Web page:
8 Exterior Staging Mistakes That Can Cost You Sales
You read online that the most significant selling point in a home is the kitchen, followed closely by the bathrooms - so that’s what you focused on updating before putting your property on the market. Then, it sat and sat, unsold, with hardly a nibble from an interested buyer. What gives?
The truth is, most buyers won’t even dip a toe inside your front door to see your great kitchen and top-of-the-line bathrooms if they don’t like the looks from the curb. Here are the most grievous exterior mistakes that most home sellers still make, ruining their chances at fast, easy, profitable sales.
Buyers don’t see green when they see a dead lawn - literally. Crunchy, brown grass will cost any buyer a significant amount of money and time to revitalize, and in the meantime, they’ll have to entertain guests with a significant eyesore just outside their windows.
If you do nothing else on this list, you need to bring your lawn back to life - no matter what it takes. It might be that your lawn is hibernating over the winter; if that’s true, you should toss some cold-season seed over the top to grow a lush lawn before spring. More likely, you will need to rip out the old lawn and lay new sod.
Buyers tend to like the look of large properties - but they aren’t big fans of large gardens. Expansive flower beds scream yard work, and unless you are selling to a wealthier-than-average buying market, your buyers probably don’t have the time, energy or money to keep up with such a sprawling garden. Not to mention costs for water is on the rise.
You can work with a local landscape architect on finding the best way to boost your curb appeal and save on the wallet. You can invest in perennial and native plans, which will be great all year around and eco-friendly.
Car in the Driveway
Ok, this may not cost you your sale, but the first impression is essential. When you park your car in the driveway, the buyers won’t be able to see the whole house.
The first time a buyer visits your home - and every time after that, for that matter - they like to imagine that they are pulling into their own home. However, it’s nearly impossible to keep up that illusion when there is someone else’s car in the driveway.
This is an easy fix: Whenever you have a showing, relocate any vehicles in the driveway to somewhere else in your neighborhood.
As is true with cars, so is true with clutter. You shouldn’t leave your shoes, your kids’ toys or any other personal stuff lying around in the front yard; this also ruins the buyer’s experience of picturing themselves living in your home. Make sure everyone knows to hide his or her belongings in storage spaces before buyers come to visit.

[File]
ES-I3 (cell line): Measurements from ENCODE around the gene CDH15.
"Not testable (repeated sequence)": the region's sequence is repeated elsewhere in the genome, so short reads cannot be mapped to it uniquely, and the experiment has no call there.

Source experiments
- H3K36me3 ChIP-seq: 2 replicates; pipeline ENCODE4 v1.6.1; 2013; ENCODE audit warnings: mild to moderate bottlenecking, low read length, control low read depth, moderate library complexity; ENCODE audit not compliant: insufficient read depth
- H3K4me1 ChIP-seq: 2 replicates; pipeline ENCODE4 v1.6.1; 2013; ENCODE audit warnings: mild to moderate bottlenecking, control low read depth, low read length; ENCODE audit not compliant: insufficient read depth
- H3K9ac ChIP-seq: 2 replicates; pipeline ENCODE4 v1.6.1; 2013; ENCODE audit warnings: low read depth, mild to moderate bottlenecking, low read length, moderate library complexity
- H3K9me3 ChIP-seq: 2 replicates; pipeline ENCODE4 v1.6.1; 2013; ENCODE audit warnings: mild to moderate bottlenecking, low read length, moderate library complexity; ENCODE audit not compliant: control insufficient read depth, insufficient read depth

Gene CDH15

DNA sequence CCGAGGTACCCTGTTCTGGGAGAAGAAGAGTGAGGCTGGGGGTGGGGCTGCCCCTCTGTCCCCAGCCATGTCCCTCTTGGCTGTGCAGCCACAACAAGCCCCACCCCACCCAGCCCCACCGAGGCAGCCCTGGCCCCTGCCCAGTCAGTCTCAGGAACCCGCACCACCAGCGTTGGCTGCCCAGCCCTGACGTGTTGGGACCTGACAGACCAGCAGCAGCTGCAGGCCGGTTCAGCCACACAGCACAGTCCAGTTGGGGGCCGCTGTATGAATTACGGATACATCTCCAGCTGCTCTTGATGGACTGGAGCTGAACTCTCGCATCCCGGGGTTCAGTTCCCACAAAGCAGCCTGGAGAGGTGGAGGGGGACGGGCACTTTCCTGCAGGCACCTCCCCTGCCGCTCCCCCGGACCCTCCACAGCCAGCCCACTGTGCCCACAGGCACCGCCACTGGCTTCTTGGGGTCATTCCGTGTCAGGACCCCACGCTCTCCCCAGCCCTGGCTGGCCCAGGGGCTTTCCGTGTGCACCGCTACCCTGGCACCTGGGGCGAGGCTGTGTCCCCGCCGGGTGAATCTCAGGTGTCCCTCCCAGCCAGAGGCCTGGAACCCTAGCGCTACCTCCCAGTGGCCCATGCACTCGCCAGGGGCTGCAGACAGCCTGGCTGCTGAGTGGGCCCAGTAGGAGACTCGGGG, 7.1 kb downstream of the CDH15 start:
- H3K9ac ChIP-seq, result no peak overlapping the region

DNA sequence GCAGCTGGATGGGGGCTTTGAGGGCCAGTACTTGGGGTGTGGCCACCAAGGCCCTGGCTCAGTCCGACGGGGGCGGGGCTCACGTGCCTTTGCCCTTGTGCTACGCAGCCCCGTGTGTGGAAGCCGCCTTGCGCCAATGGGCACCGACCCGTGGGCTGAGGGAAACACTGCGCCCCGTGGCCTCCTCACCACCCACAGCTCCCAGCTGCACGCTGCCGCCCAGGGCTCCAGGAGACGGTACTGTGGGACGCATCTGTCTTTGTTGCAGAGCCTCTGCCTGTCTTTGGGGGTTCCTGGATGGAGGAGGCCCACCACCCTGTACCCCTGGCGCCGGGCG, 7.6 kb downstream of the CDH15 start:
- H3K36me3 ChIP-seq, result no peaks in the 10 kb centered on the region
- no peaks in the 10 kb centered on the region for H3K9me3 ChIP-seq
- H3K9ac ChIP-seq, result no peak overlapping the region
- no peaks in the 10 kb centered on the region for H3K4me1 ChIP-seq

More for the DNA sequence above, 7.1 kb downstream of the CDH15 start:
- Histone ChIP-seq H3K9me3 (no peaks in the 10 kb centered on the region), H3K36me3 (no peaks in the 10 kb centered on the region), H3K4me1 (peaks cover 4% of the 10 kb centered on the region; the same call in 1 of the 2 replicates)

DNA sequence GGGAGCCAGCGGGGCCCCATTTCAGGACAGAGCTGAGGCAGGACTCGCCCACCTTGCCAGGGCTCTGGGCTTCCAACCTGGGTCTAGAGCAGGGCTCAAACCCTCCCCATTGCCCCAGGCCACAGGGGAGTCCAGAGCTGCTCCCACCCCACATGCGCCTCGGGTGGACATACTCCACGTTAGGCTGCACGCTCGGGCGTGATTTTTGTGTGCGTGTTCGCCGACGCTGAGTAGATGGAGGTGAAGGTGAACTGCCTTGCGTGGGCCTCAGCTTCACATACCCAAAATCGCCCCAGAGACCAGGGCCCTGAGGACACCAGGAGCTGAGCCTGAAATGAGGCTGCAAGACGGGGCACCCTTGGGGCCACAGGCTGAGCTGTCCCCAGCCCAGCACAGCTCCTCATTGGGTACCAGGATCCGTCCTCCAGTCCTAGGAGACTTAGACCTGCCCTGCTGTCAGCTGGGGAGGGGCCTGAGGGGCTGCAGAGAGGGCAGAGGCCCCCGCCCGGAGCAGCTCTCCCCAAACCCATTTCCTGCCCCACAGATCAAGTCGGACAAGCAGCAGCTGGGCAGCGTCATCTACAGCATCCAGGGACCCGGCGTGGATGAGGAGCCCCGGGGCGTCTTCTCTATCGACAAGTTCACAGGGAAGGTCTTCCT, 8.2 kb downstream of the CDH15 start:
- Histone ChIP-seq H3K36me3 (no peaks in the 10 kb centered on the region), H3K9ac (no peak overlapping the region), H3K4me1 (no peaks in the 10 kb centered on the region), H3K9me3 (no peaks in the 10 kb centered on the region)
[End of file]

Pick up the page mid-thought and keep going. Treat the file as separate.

Bad Paint Job
There are two forms of the bad exterior paint job: One is cracked, messy or poorly executed; the other is a hideous color. Both are equally distasteful to buyers, who only see the cost of repairing or covering up what you did. This is a relatively inexpensive fix, so you should cough up the cash to have your home repainted professionally and in a neutral tone, like ivory, taupe or gray.
You might love the pink flamingoes on your lawn, the sign on your door with your last name or even the sidewalk chalk drawings your kids provide every weekend, but buyers don’t. They see this stuff not as décor but as evidence that someone else - not them - owns this house. You should strive to depersonalize the exterior space as much as possible as if your house were a picture in a magazine.
The sconces around your front door were the height of fashion - in 2002. Style changes and your home should look as close to on-trend for the current year as you can make it. If you aren’t certain what seems dated on your home’s exterior, you can read about fixture trends that are going out of style online and make changes accordingly.
Last but not least, you want to beware of neighbors who might kill your sale as soon as buyers step out of their car. Even if your curb appeal is perfection, a grumpy neighbor who shouts at buyers or insults you or your home will certainly drive people away. Just as bad are neighbors who don’t look after their own yards because they indicate that the neighborhood isn’t as good as buyers might hope. If you feel safe doing so, you should talk to your neighbors about your home sale - informing them that if your house sells for a high amount, theirs will too.
Contributor’s Bio: Tiffany, a writer for TruGreen.com, enjoys connecting with other bloggers and collaborating for exclusive content in various niches. With over four years of experience, Tiffany has found herself more passionate than ever to continue developing content and relationship across multiple platforms and audiences.